Isaiah shouts out that he is a man of unclean lips.1(Isaiah 6:5 BHS-T)}} Here there’s so much that needs more time and attention in explaining. When Isaiah says, “unclean,” he does not mean “a little dirty.” Today we’d use words like viral, infectious, contagious. Notice how he speaks. He says that his people have infected him with their sins and he has infected them with his own sins. And my dear friends in Christ, what do you do with infectious diseases? First, you have to quarantine them. Second, you need to eradicate them. That’s why Isaiah says, “I am ruined.”2 (Isaiah 6:5 BHS-T)}} That is Isaiah saying, “I am as good as dead; I am as destroyed.” Because the God that his holy three-times-over cannot be in contact with infectious sin.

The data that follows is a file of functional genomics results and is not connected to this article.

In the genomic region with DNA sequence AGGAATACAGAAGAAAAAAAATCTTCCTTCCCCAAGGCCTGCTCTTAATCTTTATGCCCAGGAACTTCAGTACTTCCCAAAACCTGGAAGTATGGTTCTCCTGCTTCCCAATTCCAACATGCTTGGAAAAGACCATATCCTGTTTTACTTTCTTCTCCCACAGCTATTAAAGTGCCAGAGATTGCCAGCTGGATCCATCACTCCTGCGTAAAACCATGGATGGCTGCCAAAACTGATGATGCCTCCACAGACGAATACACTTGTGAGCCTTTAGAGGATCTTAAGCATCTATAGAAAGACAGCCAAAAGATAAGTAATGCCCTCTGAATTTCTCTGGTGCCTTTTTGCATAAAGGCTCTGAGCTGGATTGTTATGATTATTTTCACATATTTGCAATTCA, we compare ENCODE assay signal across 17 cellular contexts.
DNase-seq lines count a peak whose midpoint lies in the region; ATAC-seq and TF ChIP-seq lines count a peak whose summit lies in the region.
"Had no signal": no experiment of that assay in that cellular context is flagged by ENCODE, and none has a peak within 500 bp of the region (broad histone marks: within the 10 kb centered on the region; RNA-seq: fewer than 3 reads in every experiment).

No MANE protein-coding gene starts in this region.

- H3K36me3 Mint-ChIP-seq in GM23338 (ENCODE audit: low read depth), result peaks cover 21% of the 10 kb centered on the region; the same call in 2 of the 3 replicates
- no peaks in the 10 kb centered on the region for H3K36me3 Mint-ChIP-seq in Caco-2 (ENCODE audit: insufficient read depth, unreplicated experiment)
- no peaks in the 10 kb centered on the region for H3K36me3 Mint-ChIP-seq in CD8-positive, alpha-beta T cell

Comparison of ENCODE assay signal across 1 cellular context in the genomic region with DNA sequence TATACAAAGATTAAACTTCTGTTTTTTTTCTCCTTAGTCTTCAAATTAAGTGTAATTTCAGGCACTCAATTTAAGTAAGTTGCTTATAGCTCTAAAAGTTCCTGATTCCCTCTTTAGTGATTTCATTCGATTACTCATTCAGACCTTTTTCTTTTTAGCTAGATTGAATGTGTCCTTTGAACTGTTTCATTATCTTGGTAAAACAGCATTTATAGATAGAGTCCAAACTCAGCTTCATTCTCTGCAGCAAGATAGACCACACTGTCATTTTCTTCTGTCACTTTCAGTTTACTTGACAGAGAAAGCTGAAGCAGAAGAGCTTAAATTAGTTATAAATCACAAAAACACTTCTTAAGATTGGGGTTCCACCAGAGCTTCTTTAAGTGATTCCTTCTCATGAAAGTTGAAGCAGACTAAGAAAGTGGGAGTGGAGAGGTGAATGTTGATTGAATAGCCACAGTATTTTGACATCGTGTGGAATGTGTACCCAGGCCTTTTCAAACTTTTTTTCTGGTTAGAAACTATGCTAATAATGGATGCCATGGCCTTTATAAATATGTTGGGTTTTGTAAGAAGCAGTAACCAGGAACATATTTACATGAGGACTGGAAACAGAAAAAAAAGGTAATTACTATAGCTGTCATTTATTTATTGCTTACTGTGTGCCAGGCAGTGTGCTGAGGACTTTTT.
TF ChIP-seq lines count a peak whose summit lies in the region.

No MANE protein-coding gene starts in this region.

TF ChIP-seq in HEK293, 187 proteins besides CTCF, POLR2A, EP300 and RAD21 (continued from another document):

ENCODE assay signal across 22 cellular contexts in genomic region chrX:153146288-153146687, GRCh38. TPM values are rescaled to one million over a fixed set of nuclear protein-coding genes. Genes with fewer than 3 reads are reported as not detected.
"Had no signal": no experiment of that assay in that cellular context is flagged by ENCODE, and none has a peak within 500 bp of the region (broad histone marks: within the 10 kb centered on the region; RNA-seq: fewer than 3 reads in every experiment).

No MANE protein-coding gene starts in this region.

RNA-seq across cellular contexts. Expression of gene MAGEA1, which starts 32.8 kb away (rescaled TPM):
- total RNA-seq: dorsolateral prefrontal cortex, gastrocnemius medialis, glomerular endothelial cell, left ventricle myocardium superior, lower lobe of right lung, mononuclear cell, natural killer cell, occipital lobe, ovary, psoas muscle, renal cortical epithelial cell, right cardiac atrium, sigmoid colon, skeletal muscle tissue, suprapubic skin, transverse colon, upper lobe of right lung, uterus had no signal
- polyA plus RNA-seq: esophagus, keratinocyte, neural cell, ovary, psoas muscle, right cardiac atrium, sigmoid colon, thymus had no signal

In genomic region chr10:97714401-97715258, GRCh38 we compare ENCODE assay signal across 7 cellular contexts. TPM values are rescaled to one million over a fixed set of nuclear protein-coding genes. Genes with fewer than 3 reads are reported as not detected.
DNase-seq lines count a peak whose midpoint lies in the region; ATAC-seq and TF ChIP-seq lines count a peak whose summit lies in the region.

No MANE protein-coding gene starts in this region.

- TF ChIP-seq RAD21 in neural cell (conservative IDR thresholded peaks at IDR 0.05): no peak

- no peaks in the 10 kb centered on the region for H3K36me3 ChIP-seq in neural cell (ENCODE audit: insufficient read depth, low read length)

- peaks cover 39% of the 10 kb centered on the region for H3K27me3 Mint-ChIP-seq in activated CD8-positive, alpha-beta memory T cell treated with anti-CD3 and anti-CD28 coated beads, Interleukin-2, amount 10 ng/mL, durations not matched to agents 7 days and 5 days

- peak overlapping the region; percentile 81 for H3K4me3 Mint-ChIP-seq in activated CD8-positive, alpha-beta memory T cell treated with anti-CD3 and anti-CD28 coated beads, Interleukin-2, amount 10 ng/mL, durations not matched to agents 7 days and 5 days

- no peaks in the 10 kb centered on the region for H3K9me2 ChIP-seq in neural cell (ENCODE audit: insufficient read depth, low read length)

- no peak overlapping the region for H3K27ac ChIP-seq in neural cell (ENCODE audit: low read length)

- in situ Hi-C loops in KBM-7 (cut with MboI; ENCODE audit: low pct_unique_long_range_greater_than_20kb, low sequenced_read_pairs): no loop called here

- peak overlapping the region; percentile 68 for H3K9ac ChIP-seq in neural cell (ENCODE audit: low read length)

Now, my dear friends in Christ, before we look back at Isaiah and make fun of him concluding that he was over-reacting and being melodramatic, realize that he saw every detail clearly. And where he was is where we need to be this morning. Years ago I met a young woman who was terrified of being married. She was terrified because she knew that along with marriage usually comes children. And there was the terror of having a child and not knowing what to do with the child. But there was more to it than that. She was terrified that her son or daughter would catch her sins. She knew herself well. And she knew that if she had a child she would teach that child her own sins. Whether actively or passively, directly or indirectly, she would teach her child how to sin. She saw how infectious and contagious sin actually was. She saw clearly what Isaiah saw here. And what she saw and what Isaiah saw, we too need to see this morning. We need to shout out with Isaiah, “Woe to me! I have infectious words that flow from contaminated lips.” But what happens next? “6 Then one of the seraphim flew to me with a live coal in his hand, which he had taken with tongs from the altar. 7 With it he touched my mouth and said, “See, this has touched your lips; your guilt is taken away and your sin atoned for.”” (Isaiah 6:6–7 NIV11-GKE)